If you were given unlimited vacation time, how would you use it? Would it feel more like a burden than a gift? Or would it sway your decision while seeking employment?
Apparently, there has been a movement going on to give employees unlimited PTO. This is the first I’m hearing about it, but there are lists of companies that are offering this benefit. The thought of that sort of blows my mind. I collected PTO days like a desperate hoarder and clutched them to my chest like Gollum from Lord of the Rings. They were precious to me. The days I had to use PTO because I was sick made my heart hurt.
Now there are companies that are just dealing out days out like they’re nothing. But maybe that’s just because of how workers in the U.S. are made to feel about taking time off of work. A company called Kimble based in Boston took a look at how much PTO workers took in a year. They found that 47% of people didn’t take all of their paid vacation days off and 48% of those who were on vacation were still checking on work while they were supposed to be vacationing! Business.com took a look at this issue and decided to seek some answers. Like exactly how would you go about implementing this policy at your own company?
The most important aspect of implementing a progressive policy like unlimited paid time off is understanding whether your company’s culture is built to handle it. It’s important to have established a culture where your employees value autonomy and are committed to your organization’s overall goals. If you can’t trust your workers with responsibility and autonomy, it’s a sign that your business’s culture may not be fit to handle this type of policy.
Maybe the biggest benefit of having unlimited PTO would be that you don’t have to worry about wasting your precious days anymore. There’s no issue of having these days roll over or worrying about using them all up by the time the year ends. Companies wouldn’t have to factor this in to pay. This would be a pretty huge selling point for any company looking to recruit more employees. In fact, many companies really do need to look at improving their hiring process. One of Sophia Beirne’s tips on having a more effective hiring process depends on your advertisement for positions.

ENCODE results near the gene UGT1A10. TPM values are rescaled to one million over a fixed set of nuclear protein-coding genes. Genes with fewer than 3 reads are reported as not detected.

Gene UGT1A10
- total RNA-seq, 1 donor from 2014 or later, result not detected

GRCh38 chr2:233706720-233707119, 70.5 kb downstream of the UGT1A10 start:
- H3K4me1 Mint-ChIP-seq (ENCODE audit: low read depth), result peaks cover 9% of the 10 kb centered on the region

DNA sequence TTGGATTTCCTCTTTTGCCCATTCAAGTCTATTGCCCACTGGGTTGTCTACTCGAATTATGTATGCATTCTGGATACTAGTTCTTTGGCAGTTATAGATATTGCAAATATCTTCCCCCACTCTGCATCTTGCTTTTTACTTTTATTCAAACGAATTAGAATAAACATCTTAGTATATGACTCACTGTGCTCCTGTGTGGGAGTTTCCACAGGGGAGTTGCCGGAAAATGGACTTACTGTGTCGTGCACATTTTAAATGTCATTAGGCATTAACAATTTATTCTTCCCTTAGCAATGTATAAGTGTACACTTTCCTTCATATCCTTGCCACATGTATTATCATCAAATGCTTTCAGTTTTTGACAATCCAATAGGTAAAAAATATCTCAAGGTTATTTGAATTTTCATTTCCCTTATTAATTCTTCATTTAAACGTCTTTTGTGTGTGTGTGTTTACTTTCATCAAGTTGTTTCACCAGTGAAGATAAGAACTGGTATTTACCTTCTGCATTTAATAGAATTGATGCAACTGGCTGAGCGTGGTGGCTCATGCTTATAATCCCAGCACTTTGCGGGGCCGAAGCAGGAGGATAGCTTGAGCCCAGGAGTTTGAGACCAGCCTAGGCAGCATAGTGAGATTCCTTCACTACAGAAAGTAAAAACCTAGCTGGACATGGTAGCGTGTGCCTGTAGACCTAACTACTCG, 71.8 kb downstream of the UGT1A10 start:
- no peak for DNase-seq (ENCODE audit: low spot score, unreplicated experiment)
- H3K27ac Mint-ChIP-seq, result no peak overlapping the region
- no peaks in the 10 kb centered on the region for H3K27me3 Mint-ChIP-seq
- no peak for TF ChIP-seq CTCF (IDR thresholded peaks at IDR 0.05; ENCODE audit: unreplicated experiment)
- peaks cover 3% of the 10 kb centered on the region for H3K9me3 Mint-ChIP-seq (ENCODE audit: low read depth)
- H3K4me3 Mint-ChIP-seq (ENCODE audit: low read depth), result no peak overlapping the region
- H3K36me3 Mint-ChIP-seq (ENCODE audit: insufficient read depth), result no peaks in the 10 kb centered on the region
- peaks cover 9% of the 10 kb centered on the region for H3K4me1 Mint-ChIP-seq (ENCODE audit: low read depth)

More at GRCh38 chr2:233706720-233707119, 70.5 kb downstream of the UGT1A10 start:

The hiring process can become lengthy when you’re inundated with applications. You can reduce the number of applications you get by making your requirements and the scope of the job clear when you advertise a job. While you don’t want to write an essay, you need to find a way to concisely express what the job entails. Including a salary range can also help you to find the right applicants.
She also suggests that, once the hiring process is over, you should evaluate your results. What bumps did you hit along the way? Did you lose out on the perfect employee and why? Could having no limit on vacation days have enticed that person to come work for your company? The most important aspect of implementing this type of process is that all of the leadership is on board and is setting a good example of how to use these days. You don’t want to run into the issue of employees being timid when it comes to actually using them. If you were handed something this awesome, wouldn’t you be afraid of losing it? Companies of all sizes could implement this practice right now if they wanted to, so why not start now?